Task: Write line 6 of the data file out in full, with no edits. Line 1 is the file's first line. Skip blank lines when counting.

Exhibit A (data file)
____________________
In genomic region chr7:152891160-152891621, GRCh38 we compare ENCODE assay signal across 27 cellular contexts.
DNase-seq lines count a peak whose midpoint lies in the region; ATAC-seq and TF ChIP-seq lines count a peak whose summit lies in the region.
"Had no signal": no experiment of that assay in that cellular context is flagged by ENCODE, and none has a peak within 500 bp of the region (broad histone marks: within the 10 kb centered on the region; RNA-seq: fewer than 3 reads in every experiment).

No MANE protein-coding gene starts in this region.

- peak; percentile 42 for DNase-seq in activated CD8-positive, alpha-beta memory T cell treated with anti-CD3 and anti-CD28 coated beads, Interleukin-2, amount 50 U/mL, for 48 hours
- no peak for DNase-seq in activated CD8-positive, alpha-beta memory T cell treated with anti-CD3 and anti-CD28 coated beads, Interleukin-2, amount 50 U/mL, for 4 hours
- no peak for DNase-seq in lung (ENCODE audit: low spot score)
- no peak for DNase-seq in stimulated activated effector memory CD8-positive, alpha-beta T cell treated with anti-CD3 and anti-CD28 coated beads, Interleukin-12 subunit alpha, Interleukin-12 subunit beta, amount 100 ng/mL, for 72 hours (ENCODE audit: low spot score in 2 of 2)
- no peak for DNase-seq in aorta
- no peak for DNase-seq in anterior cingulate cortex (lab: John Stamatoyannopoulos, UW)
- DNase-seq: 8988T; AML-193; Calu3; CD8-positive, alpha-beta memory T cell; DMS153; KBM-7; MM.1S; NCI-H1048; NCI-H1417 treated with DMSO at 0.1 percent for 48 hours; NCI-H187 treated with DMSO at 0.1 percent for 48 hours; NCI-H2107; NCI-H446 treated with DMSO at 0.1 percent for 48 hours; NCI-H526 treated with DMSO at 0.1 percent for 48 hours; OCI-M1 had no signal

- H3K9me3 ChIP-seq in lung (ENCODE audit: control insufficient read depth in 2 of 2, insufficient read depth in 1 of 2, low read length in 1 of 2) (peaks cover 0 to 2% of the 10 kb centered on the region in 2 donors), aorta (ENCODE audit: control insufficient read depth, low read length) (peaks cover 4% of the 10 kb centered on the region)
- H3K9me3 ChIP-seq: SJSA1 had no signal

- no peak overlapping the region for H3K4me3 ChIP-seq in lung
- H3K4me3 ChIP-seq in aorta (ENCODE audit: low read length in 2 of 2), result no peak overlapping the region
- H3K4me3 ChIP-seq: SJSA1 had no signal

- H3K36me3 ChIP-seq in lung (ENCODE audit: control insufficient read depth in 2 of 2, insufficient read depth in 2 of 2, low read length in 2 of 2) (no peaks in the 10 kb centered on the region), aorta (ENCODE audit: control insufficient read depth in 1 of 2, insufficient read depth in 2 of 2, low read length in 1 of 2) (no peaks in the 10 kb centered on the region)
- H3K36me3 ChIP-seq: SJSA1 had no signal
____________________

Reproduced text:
- no peak for DNase-seq in activated CD8-positive, alpha-beta memory T cell treated with anti-CD3 and anti-CD28 coated beads, Interleukin-2, amount 50 U/mL, for 4 hours